Doomtown: Revisited

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Someone asked me about all of the work I did for Doomtown: Reloaded, the card game from Alderac Entertainment that just met its demise for new production. This game has the coolest mechanics, worth checking out on the clearance racks of stores for sure.

I wrote a LOT of words over the last couple of years, including naming some cards, which was pretty fun. Below I’ve pasted a link for every story I did for the game for easy access, and there’s a special bonus for people who scroll down and read to the end, something all Doomtown flavor aficionados will probably want to see.  A gift for trusty readers in anticipation of my forthcoming novelization of Star Realms, coming soon! 

Double Dealin’ Preview: Lula Morgan

The Evidence

The Summoning

Trouble Ahead, Trouble Behind


Lay on Hands

Friendship is Magic

Gomorra Jail

Scoop Hound

Justice and Vengeance

The Streets Ran Red

Sarah Meoquanee

Morgan Mining Company

Miasmatic Purifier

Dirty Deeds

Deliberate Infection



The Curtain Rises Fiction – No More Funny Business

A Grand Entrance Fiction – The Alignment

Blood Moon Rising Preview – Moving Forward


And there you have it. But that’s not all. Going through my archives, I found a deleted scene that was supposed to take place during the 2015 Gencon slaughter as the factions squared off against each other. I took a couple of characters, who were cards made for a couple of the designers, and squared them off. This scene was edited out of the final piece, a real deleted scene from the game! You, trusty reader, get to read this for the first time (unedited) below:


(Background: The events herein take place during the Nightmare at Noon plotline from Gencon. Sloane and her gang have ridden into town to rescue, and then get retribution for what they perceive as an injustice for Lawrence Blackwood, who is hanging for a murder he confessed to. )

The whole town had gone crazy, citizens running and hiding while the gang took on the Law Dogs in their ‘battle of Retribution’ as Soane had called it. That was well and good, but running into bullets wasn’t the best way to ensure getting paid in perpetuity. Nor would it bring back Lawrence Blackwood. Unlike many other members of the gang, the man known as The Fixer tended to avoid direct confrontation.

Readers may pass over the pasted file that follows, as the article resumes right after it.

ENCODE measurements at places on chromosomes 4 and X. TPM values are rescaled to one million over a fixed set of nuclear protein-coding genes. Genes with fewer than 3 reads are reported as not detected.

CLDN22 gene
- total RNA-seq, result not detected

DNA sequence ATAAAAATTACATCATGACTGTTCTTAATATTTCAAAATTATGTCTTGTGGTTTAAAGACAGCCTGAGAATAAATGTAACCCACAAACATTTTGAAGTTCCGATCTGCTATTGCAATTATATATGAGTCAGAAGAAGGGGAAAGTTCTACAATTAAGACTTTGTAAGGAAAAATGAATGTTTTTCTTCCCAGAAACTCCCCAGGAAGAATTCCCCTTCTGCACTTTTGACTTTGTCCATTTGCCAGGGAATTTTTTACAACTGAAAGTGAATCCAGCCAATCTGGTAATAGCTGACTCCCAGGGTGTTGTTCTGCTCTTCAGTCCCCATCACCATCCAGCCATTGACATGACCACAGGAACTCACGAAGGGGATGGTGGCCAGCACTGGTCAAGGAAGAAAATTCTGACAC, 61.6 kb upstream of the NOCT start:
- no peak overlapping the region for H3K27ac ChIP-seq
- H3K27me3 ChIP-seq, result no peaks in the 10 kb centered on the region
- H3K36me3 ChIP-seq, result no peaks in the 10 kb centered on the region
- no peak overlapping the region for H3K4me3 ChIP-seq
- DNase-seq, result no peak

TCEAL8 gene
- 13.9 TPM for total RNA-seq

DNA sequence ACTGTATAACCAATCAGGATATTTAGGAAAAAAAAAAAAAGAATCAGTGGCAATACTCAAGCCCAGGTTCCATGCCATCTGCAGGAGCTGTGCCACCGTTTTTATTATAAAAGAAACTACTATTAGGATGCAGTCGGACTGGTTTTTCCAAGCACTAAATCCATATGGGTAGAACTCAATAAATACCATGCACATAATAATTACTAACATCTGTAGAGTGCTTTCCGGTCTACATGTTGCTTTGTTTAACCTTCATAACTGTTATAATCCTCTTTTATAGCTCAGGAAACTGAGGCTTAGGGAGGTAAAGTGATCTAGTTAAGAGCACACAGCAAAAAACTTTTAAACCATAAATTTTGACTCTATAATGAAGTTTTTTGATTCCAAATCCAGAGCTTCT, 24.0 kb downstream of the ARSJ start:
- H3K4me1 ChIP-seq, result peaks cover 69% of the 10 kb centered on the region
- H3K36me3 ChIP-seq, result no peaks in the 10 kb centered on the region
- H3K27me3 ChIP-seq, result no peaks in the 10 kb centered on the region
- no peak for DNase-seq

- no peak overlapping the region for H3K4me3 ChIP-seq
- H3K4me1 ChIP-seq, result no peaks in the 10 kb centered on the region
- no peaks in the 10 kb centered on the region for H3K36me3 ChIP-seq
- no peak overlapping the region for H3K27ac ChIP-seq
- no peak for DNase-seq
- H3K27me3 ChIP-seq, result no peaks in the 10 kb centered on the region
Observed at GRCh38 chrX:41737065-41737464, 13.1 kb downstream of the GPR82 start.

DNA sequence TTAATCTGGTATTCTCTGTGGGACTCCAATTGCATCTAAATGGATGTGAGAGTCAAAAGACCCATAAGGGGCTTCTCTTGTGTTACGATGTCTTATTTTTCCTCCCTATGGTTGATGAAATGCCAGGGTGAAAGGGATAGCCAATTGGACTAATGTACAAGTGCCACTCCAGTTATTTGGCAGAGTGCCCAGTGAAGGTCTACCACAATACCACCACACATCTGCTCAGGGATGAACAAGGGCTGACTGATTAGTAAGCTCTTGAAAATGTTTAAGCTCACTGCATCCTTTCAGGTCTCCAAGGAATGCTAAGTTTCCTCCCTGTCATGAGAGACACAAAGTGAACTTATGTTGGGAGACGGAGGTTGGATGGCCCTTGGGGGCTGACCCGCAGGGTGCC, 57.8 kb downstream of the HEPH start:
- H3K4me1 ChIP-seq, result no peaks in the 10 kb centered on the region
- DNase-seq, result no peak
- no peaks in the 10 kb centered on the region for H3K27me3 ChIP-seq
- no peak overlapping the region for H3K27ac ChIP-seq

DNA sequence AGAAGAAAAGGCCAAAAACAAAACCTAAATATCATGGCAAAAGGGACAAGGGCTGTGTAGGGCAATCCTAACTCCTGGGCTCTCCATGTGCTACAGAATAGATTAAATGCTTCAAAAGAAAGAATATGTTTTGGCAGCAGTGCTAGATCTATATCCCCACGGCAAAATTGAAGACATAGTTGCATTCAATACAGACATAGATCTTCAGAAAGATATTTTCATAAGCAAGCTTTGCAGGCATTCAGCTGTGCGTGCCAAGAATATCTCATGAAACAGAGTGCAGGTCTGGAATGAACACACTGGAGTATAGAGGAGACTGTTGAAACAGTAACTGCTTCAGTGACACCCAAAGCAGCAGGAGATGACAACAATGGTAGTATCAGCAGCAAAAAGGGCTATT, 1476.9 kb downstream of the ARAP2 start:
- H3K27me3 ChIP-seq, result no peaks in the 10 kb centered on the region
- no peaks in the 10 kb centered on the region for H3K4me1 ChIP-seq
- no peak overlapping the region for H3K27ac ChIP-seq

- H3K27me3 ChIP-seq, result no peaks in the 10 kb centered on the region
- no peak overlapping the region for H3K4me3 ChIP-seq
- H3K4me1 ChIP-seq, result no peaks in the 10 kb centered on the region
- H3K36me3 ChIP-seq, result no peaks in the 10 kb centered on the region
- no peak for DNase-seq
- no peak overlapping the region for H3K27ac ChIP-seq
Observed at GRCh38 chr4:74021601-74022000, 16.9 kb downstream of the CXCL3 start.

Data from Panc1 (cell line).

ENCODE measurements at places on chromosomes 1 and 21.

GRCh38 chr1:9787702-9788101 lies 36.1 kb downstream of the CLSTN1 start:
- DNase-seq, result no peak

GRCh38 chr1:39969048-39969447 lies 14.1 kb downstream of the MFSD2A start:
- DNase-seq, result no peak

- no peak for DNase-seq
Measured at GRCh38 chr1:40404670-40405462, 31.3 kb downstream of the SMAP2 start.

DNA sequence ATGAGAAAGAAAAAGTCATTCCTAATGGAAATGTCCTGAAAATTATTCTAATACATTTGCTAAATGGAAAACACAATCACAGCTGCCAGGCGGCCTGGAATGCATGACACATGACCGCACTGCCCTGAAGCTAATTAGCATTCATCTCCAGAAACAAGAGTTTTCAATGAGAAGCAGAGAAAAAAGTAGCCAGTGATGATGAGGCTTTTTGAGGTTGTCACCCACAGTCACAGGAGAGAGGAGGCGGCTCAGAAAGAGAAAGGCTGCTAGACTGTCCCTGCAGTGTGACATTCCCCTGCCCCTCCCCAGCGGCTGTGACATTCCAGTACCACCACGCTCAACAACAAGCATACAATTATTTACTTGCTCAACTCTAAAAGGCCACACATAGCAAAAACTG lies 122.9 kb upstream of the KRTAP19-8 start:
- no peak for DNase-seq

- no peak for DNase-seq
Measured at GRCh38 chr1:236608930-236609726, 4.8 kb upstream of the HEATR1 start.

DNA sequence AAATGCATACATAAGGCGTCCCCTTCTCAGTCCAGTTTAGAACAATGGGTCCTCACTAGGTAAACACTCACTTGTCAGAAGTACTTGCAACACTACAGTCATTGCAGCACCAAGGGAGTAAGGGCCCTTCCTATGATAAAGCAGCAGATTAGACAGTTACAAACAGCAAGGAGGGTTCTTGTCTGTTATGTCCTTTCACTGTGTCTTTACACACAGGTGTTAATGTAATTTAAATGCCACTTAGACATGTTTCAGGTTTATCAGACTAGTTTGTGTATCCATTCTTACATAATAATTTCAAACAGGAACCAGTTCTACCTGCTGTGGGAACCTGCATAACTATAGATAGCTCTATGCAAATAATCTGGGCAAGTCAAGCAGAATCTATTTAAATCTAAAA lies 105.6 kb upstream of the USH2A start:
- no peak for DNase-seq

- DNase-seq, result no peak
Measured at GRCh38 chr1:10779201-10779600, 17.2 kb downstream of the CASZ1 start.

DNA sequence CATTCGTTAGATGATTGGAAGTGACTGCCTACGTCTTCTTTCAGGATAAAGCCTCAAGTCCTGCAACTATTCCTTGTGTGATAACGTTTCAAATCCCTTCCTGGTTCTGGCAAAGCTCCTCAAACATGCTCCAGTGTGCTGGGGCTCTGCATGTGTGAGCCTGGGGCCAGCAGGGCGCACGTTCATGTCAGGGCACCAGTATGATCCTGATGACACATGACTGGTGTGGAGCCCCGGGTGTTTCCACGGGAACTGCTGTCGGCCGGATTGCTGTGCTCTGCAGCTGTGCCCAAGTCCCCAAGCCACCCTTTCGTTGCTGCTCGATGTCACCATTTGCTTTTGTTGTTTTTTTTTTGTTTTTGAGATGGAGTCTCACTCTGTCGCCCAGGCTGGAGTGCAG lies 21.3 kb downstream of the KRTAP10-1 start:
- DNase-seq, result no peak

The Fixer struck a match. Flame danced on the end of it. Fire was a beautiful, temporary thing. A life so short, yet so strong. This tiny flame would grow into something amazing. It fell to the ground, next to some old copies of the Gomorra Gazette soaked in alcohol.

His plan set into motion, the Fixer turned around and fingered an octagon-shaped metal charm, strutting away from the Carter’s Bounties tent. Most of the other orthodox immigrants carried crosses, but The Fixer had a different philosophy.

The Carter’s Bounties tent went up in flames, the canopy ablaze in its glory. The heat caused the Fixer to sweat. Paper rewards posters rained from the sky.

At least the gunplay down the street provided a distraction. The potential loss of life wasn’t worth killing a couple deputies. This though, would set back the Law Dogs for a long while.

A man dressed in a fancy coat and  bowler stood across the street. He was clean shaven and his fingers wiggled near his holstered peacemaker. The Fixer recognized the man as J.W. Byrne, a society man with a swagger. He’d been a proposed target of robbery a few times by Silas and the others, but The Fixer always chose his enemies wisely. A fight would Byrne would cost far more than they’d gain from the contents of his coin purse.

Byrne stepped forward, surveying the tent behind The Fixer. He pushed back his coat to reveal a holstered pistol. “You’ll be drawin’ the ire of the law with that there display,” he said.

“Do I need soot you, feeleh?” the Fixer said, his Greek accent thick, voice low. No one threatened him.

The two men locked eyes for a long moment, flames crackling in the background. The wind picked up, blowing a plume of smoke in their direction.  Neither man moved.

Shots echoed off buildings further down the street. Byrne turned to break the staredown first. A frown crossed his face as he peered down the street and secured his hat. “No, you don’t. I ain’t got no beef with you. I keep to my own.”

“Good.” The Fixer said laconically. He continued on his way into the shadows, hand resting on his gun’s pearl-handle.

I’d like to thank everyone who read the Doomtown run, it’s always great to hear that people enjoyed the story after the work we put in. And I hope you will check out my book coming out soon. You’ll enjoy it!

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